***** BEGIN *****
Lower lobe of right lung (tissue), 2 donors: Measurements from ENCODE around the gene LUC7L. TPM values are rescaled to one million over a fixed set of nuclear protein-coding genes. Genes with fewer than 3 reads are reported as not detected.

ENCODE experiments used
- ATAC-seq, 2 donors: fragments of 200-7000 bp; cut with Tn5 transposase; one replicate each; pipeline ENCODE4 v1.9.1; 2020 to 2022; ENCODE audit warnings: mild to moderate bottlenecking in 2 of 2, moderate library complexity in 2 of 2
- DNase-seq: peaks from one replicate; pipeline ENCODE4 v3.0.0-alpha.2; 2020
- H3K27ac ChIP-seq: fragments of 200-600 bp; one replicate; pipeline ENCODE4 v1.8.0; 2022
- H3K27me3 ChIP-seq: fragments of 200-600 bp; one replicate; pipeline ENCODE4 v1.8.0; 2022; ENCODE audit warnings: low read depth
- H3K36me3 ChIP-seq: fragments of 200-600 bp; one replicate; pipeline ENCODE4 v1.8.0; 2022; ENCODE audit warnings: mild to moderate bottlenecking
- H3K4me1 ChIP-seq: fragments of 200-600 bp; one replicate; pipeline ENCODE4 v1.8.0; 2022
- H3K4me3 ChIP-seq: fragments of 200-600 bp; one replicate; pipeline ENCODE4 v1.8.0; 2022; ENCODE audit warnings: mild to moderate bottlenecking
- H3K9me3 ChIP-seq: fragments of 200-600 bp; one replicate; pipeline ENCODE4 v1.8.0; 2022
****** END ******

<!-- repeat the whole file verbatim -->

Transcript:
Lower lobe of right lung (tissue), 2 donors: Measurements from ENCODE around the gene LUC7L. TPM values are rescaled to one million over a fixed set of nuclear protein-coding genes. Genes with fewer than 3 reads are reported as not detected.

ENCODE experiments used
- ATAC-seq, 2 donors: fragments of 200-7000 bp; cut with Tn5 transposase; one replicate each; pipeline ENCODE4 v1.9.1; 2020 to 2022; ENCODE audit warnings: mild to moderate bottlenecking in 2 of 2, moderate library complexity in 2 of 2
- DNase-seq: peaks from one replicate; pipeline ENCODE4 v3.0.0-alpha.2; 2020
- H3K27ac ChIP-seq: fragments of 200-600 bp; one replicate; pipeline ENCODE4 v1.8.0; 2022
- H3K27me3 ChIP-seq: fragments of 200-600 bp; one replicate; pipeline ENCODE4 v1.8.0; 2022; ENCODE audit warnings: low read depth
- H3K36me3 ChIP-seq: fragments of 200-600 bp; one replicate; pipeline ENCODE4 v1.8.0; 2022; ENCODE audit warnings: mild to moderate bottlenecking
- H3K4me1 ChIP-seq: fragments of 200-600 bp; one replicate; pipeline ENCODE4 v1.8.0; 2022
- H3K4me3 ChIP-seq: fragments of 200-600 bp; one replicate; pipeline ENCODE4 v1.8.0; 2022; ENCODE audit warnings: mild to moderate bottlenecking
- H3K9me3 ChIP-seq: fragments of 200-600 bp; one replicate; pipeline ENCODE4 v1.8.0; 2022